Is American Express (NYSE:AXP) just plumb nutty? Do we need yet another color for a card?

We've run through all the base metals -- gold, silver, platinum, titanium -- and we've got the sleek black card, so now, it seems, we'll start turning to the fruits of the world in search of inspiration to promote credit cards.

I'm referring to the new Plum Card from American Express. Actually, it was unveiled back in September at an Inc. 500 event, but I got my first taste of the marketing for the card (which is targeted to small-business owners) earlier this month, when I saw a full-page, plum-colored ad in The Wall Street Journal. There is an initial run of 10,000 cards, and the September conference attendees were all eligible to receive an application (they also got an Apple iPhone as part of their goodie bags). AmEx will be announcing some of the first companies to get the card on Dec. 16 during MSNBC's Your Business.

Despite the card's silly name, it's actually a pretty good idea: Small-business owners can either pay off the card's balance in full within 10 days and receive a 2% credit applied back to their bill, or they can extend the payments out if necessary. By paying as little as 10% initially, and the balance within two months, cardholders can make purchases interest-free.

Until now, small businesses had a difficult time negotiating terms of credit with their suppliers without the heft of a major corporation backing them. Suppliers often demanded payment up front from small-business owners, and oftentimes, they had to use cash to get the best deal. The Plum Card mimics trade terms that are often offered to businesses, but are frequently inaccessible to smaller ones.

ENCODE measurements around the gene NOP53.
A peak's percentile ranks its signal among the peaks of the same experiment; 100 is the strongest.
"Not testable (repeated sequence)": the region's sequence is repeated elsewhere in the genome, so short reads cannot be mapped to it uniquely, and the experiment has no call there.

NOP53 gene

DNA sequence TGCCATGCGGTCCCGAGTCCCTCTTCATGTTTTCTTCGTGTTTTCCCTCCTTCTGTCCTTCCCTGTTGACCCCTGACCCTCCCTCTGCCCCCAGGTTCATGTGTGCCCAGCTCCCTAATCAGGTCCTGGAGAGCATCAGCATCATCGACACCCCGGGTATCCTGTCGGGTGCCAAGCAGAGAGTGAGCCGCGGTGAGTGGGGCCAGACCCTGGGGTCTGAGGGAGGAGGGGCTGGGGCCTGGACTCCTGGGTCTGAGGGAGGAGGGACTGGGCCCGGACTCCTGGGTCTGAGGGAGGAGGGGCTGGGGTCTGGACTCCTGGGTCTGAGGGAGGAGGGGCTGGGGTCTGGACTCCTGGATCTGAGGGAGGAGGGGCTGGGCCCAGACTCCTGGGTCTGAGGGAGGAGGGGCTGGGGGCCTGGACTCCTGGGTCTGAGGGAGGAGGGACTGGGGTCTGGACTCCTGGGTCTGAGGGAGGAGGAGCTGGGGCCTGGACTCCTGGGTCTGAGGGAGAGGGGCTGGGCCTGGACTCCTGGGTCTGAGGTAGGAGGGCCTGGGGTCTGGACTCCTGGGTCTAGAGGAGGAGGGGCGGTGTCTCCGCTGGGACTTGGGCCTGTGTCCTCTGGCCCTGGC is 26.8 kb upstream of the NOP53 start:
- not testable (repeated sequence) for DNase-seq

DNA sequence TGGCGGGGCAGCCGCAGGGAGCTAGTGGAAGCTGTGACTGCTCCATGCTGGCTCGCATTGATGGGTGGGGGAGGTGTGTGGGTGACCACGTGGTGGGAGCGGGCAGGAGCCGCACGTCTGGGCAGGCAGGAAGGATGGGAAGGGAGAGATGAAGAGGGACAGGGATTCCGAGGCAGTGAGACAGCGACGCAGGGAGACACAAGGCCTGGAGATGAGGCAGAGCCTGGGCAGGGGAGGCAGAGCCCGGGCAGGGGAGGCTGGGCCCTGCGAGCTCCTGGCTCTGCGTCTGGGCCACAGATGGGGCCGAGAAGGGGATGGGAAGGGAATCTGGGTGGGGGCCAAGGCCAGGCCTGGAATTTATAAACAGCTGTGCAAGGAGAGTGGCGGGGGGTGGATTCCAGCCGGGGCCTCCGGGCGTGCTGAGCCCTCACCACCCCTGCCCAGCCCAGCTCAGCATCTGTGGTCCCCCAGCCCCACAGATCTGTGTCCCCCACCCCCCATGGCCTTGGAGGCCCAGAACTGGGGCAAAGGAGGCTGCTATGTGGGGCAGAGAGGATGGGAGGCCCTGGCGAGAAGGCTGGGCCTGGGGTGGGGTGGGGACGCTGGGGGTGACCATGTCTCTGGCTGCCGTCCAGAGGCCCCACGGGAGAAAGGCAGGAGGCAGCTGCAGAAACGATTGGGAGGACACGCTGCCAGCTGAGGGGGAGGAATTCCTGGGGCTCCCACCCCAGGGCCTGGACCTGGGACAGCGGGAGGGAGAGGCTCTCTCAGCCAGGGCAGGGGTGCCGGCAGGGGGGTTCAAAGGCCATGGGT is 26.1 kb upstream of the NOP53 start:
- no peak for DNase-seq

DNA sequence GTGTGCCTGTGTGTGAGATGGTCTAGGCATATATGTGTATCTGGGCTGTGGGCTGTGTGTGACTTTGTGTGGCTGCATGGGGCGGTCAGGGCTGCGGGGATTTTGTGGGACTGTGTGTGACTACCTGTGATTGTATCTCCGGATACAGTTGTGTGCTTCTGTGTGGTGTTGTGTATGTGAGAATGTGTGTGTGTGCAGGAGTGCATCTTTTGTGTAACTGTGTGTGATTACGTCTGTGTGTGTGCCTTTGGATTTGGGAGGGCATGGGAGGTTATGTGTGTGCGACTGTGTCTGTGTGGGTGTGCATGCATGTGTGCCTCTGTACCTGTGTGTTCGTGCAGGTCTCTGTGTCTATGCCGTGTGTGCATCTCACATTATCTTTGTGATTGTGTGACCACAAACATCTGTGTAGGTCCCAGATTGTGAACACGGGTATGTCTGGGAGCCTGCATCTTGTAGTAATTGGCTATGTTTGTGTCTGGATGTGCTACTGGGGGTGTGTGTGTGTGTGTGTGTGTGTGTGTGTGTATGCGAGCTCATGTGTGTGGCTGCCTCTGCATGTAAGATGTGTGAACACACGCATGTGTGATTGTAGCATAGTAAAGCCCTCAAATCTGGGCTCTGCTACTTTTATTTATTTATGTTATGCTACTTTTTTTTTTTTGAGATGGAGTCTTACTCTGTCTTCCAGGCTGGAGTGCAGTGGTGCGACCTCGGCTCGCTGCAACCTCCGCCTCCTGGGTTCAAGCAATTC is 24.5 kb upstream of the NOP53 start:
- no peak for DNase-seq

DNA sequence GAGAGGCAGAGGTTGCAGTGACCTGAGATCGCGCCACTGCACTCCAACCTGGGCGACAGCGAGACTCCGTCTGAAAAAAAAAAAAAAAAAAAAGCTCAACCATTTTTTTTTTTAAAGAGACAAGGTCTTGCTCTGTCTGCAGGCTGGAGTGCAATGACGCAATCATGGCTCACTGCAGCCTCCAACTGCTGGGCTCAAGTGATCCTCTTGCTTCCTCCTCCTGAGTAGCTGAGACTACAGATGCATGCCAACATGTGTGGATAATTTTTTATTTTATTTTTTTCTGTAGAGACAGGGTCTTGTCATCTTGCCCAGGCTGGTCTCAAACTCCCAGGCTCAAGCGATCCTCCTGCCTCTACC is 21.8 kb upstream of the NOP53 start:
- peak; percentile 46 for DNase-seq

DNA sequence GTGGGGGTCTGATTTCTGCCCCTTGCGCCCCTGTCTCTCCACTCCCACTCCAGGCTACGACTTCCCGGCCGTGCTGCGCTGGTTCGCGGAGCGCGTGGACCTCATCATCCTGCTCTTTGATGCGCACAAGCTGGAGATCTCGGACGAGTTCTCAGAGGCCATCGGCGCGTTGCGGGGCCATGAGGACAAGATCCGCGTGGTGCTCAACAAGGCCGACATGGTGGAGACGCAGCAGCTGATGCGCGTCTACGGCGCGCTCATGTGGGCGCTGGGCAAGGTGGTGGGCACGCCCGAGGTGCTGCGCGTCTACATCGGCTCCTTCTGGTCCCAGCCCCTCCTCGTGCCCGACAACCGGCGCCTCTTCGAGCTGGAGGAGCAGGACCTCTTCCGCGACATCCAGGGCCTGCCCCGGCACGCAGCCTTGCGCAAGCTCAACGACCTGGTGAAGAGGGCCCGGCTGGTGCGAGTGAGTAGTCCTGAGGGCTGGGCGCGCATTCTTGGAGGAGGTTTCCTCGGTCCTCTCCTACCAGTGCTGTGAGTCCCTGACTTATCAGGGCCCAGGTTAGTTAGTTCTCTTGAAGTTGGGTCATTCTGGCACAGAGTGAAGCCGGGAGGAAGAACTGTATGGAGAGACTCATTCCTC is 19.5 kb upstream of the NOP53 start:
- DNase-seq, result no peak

There's no credit limit on the Plum Card, and businesses can save money by paying off their balance at the end of each billing cycle. It also allows businesses to use just one card for all their business purchases, which is what I'm sure American Express was trying to do. And the card offers automatic savings for purchases made at select partners, like FedEx (NYSE:FDX) Kinko's and Hyatt hotels.

There are plenty of cards available for business. MasterCard (NYSE:MA) offers a number of different models (no fruits yet, though), and Discover (NYSE:DFS) unveiled its first business card earlier this year. Discover also provides unlimited fee-free checks to use when vendors don't accept credit cards. Advanta (NASDAQ:ADVNB) has one of the top-rated business cards, according to the consumer advocates at Little wonder there's so much interest: Business cards carry an average 13.2% APR, according to CardRatings, similar to the 13.37% APR average on consumer cards.

Not every business is eligible for the Plum Card, in keeping with the exclusivity American Express has been known for. Generally, you need revenue in the six- or seven-figure range, and the 2% discount applies to monthly spending of $5,000 or more (otherwise, it's 1%). But beyond that (and the hefty $185 annual fee), it's a plum deal for small and mid-size businesses managing their cash flow.

American Express has managed to create some buzz about what would have been a more mundane press release if announced by another company. Stay tuned for the introduction of competing apple, banana, and kumquat cards to attract customers. Before long, we ought to have a veritable cornucopia of fruits available to make business purchases.

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Fool contributor Rich Duprey does not have a financial position in any of the stocks mentioned in this article. You can see his holdings here. The Motley Fool has a disclosure policy.